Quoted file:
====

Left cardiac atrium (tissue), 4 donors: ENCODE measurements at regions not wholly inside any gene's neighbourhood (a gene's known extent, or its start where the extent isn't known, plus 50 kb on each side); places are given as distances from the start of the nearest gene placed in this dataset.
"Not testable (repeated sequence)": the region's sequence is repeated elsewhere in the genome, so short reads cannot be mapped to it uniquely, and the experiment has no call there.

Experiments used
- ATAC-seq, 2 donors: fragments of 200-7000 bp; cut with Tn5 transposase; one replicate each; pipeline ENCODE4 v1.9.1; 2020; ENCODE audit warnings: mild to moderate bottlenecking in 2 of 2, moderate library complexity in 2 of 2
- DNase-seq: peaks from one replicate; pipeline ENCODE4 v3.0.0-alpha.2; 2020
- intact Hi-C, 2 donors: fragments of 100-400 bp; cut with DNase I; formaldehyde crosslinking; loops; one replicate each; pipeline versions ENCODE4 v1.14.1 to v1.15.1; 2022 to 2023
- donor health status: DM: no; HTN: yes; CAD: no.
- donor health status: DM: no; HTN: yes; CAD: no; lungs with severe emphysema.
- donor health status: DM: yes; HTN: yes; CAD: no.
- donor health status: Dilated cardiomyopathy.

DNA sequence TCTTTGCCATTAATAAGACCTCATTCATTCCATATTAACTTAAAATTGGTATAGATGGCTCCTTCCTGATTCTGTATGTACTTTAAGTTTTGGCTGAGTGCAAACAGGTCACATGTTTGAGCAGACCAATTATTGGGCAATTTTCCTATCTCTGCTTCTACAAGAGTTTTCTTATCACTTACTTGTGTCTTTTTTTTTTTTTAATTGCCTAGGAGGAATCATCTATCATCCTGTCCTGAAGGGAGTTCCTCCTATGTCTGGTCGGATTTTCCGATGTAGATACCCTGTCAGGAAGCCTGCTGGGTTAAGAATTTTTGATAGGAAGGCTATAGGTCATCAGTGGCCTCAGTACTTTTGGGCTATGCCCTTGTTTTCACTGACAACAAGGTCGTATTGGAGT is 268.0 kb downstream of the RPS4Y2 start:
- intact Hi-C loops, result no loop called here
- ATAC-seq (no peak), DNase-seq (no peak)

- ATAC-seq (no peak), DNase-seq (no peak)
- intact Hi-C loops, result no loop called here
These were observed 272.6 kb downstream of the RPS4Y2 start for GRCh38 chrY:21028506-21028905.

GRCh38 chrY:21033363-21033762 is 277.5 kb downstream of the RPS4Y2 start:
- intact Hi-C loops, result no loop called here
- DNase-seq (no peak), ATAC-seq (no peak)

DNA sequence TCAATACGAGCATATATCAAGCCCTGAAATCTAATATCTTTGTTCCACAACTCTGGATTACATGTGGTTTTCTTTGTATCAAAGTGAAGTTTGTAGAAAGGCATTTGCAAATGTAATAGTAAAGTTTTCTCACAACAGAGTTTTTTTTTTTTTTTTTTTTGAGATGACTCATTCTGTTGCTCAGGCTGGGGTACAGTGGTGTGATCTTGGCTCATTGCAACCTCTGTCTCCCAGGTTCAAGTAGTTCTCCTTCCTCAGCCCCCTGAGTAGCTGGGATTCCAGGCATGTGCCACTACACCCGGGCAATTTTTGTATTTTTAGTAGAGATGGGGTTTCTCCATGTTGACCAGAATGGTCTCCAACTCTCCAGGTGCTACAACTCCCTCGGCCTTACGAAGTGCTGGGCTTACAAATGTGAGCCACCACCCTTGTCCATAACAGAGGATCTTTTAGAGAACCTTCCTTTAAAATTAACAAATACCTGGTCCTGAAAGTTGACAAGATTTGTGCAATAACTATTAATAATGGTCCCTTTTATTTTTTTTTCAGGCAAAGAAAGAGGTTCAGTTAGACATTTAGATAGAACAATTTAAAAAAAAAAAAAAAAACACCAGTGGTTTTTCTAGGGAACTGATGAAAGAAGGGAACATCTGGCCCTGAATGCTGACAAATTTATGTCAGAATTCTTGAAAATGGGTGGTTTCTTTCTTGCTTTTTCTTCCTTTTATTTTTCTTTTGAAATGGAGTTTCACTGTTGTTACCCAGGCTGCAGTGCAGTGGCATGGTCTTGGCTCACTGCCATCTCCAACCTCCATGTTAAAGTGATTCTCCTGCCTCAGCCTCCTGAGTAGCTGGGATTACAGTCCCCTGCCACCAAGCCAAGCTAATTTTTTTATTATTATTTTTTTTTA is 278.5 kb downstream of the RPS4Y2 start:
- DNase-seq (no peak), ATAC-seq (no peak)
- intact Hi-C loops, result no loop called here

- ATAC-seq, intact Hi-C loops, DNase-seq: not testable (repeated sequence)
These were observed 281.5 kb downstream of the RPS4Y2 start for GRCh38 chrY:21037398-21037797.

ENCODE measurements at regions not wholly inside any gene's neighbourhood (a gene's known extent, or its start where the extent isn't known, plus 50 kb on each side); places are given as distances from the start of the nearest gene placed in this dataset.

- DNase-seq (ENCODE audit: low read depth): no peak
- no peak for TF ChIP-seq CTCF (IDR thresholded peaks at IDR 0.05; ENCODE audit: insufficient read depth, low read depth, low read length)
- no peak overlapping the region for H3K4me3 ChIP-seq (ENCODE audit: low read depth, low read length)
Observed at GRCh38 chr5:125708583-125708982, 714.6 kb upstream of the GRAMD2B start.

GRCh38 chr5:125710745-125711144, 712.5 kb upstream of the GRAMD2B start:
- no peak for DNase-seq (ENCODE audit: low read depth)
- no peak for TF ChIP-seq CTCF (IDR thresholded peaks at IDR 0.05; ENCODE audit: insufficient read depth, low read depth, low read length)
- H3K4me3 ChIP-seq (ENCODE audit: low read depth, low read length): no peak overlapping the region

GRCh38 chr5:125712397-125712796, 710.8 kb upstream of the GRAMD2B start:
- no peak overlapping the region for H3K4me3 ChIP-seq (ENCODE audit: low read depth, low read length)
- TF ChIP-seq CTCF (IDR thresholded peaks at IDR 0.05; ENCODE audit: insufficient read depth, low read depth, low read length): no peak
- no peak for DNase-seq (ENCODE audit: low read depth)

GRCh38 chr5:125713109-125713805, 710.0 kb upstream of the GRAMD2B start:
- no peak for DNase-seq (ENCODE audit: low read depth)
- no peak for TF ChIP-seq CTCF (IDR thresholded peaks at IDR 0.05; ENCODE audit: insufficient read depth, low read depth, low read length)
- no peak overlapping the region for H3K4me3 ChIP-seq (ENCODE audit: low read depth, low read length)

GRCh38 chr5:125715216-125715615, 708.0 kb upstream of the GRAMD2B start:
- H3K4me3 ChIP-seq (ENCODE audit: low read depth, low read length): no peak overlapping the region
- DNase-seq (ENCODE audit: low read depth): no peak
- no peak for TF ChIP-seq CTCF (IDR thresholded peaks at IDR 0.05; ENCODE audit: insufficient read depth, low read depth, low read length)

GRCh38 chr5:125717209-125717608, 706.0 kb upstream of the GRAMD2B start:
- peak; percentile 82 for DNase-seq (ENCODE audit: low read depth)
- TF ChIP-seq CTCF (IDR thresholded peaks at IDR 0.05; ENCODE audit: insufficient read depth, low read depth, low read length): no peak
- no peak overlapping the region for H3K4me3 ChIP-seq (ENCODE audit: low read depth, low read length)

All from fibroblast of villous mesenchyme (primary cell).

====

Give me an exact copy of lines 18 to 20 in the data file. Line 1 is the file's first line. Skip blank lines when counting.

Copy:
- intact Hi-C loops, result no loop called here
- DNase-seq (no peak), ATAC-seq (no peak)

DNA sequence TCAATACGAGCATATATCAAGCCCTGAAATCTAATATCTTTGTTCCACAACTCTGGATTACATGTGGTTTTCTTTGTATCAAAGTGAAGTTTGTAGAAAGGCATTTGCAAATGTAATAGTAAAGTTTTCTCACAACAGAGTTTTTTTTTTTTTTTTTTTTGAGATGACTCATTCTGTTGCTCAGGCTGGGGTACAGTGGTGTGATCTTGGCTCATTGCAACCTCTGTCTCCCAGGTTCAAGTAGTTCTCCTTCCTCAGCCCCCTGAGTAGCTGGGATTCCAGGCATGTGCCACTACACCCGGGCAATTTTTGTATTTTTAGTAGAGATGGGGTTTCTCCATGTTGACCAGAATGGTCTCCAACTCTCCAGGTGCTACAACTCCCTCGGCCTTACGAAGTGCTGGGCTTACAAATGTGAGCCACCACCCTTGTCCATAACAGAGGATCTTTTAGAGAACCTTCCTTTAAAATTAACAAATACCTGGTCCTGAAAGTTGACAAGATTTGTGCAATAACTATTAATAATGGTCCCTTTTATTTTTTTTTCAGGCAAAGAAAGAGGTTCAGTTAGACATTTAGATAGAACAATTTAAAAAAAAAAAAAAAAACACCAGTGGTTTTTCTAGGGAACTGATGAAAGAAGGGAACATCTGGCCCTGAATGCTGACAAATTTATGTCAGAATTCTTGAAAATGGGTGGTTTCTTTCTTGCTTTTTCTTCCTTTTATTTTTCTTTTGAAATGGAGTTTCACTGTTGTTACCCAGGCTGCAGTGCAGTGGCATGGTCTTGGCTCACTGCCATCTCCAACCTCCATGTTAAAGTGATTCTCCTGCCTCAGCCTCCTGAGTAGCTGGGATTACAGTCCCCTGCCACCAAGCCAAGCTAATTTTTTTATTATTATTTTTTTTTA is 278.5 kb downstream of the RPS4Y2 start: